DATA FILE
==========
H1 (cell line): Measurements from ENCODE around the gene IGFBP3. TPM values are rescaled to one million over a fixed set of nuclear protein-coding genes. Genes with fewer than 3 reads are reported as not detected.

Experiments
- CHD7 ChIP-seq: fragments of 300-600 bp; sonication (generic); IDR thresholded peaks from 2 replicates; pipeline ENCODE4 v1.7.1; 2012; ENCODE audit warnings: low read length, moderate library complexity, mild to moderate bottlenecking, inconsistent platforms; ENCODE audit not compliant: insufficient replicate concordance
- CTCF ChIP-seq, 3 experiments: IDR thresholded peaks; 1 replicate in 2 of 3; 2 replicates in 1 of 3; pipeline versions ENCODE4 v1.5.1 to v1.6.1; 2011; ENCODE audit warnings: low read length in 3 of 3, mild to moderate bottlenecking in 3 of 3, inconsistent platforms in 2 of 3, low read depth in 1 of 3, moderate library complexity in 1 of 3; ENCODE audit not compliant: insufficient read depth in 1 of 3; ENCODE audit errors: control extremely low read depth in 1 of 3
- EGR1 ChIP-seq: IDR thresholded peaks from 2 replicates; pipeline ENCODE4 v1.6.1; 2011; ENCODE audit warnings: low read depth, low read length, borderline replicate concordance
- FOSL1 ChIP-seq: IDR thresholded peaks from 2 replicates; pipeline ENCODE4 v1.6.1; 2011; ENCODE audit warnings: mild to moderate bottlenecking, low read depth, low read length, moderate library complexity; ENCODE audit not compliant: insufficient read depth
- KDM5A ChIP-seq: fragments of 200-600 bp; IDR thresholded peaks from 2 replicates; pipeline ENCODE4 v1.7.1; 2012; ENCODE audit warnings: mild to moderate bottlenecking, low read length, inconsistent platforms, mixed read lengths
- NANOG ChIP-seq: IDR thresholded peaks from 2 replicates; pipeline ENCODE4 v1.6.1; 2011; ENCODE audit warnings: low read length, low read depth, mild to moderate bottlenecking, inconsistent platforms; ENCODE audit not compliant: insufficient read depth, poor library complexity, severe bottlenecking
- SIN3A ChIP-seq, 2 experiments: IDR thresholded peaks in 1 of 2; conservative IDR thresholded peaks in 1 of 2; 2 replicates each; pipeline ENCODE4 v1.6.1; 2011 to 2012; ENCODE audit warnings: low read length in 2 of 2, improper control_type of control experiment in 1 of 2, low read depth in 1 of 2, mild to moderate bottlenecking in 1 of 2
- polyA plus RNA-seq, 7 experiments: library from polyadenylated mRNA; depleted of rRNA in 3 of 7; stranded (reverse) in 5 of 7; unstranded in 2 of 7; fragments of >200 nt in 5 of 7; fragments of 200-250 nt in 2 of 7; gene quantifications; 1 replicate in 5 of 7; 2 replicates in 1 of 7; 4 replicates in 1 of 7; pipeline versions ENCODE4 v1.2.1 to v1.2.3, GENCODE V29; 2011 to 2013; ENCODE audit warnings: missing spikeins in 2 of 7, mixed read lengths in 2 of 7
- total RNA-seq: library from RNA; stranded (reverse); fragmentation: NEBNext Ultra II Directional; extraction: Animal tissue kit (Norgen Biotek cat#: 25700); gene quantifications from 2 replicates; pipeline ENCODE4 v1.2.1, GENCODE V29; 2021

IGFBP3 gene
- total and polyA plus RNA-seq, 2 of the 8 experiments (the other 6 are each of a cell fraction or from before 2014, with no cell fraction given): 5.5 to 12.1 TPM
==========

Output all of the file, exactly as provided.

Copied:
H1 (cell line): Measurements from ENCODE around the gene IGFBP3. TPM values are rescaled to one million over a fixed set of nuclear protein-coding genes. Genes with fewer than 3 reads are reported as not detected.

Experiments
- CHD7 ChIP-seq: fragments of 300-600 bp; sonication (generic); IDR thresholded peaks from 2 replicates; pipeline ENCODE4 v1.7.1; 2012; ENCODE audit warnings: low read length, moderate library complexity, mild to moderate bottlenecking, inconsistent platforms; ENCODE audit not compliant: insufficient replicate concordance
- CTCF ChIP-seq, 3 experiments: IDR thresholded peaks; 1 replicate in 2 of 3; 2 replicates in 1 of 3; pipeline versions ENCODE4 v1.5.1 to v1.6.1; 2011; ENCODE audit warnings: low read length in 3 of 3, mild to moderate bottlenecking in 3 of 3, inconsistent platforms in 2 of 3, low read depth in 1 of 3, moderate library complexity in 1 of 3; ENCODE audit not compliant: insufficient read depth in 1 of 3; ENCODE audit errors: control extremely low read depth in 1 of 3
- EGR1 ChIP-seq: IDR thresholded peaks from 2 replicates; pipeline ENCODE4 v1.6.1; 2011; ENCODE audit warnings: low read depth, low read length, borderline replicate concordance
- FOSL1 ChIP-seq: IDR thresholded peaks from 2 replicates; pipeline ENCODE4 v1.6.1; 2011; ENCODE audit warnings: mild to moderate bottlenecking, low read depth, low read length, moderate library complexity; ENCODE audit not compliant: insufficient read depth
- KDM5A ChIP-seq: fragments of 200-600 bp; IDR thresholded peaks from 2 replicates; pipeline ENCODE4 v1.7.1; 2012; ENCODE audit warnings: mild to moderate bottlenecking, low read length, inconsistent platforms, mixed read lengths
- NANOG ChIP-seq: IDR thresholded peaks from 2 replicates; pipeline ENCODE4 v1.6.1; 2011; ENCODE audit warnings: low read length, low read depth, mild to moderate bottlenecking, inconsistent platforms; ENCODE audit not compliant: insufficient read depth, poor library complexity, severe bottlenecking
- SIN3A ChIP-seq, 2 experiments: IDR thresholded peaks in 1 of 2; conservative IDR thresholded peaks in 1 of 2; 2 replicates each; pipeline ENCODE4 v1.6.1; 2011 to 2012; ENCODE audit warnings: low read length in 2 of 2, improper control_type of control experiment in 1 of 2, low read depth in 1 of 2, mild to moderate bottlenecking in 1 of 2
- polyA plus RNA-seq, 7 experiments: library from polyadenylated mRNA; depleted of rRNA in 3 of 7; stranded (reverse) in 5 of 7; unstranded in 2 of 7; fragments of >200 nt in 5 of 7; fragments of 200-250 nt in 2 of 7; gene quantifications; 1 replicate in 5 of 7; 2 replicates in 1 of 7; 4 replicates in 1 of 7; pipeline versions ENCODE4 v1.2.1 to v1.2.3, GENCODE V29; 2011 to 2013; ENCODE audit warnings: missing spikeins in 2 of 7, mixed read lengths in 2 of 7
- total RNA-seq: library from RNA; stranded (reverse); fragmentation: NEBNext Ultra II Directional; extraction: Animal tissue kit (Norgen Biotek cat#: 25700); gene quantifications from 2 replicates; pipeline ENCODE4 v1.2.1, GENCODE V29; 2021

IGFBP3 gene
- total and polyA plus RNA-seq, 2 of the 8 experiments (the other 6 are each of a cell fraction or from before 2014, with no cell fraction given): 5.5 to 12.1 TPM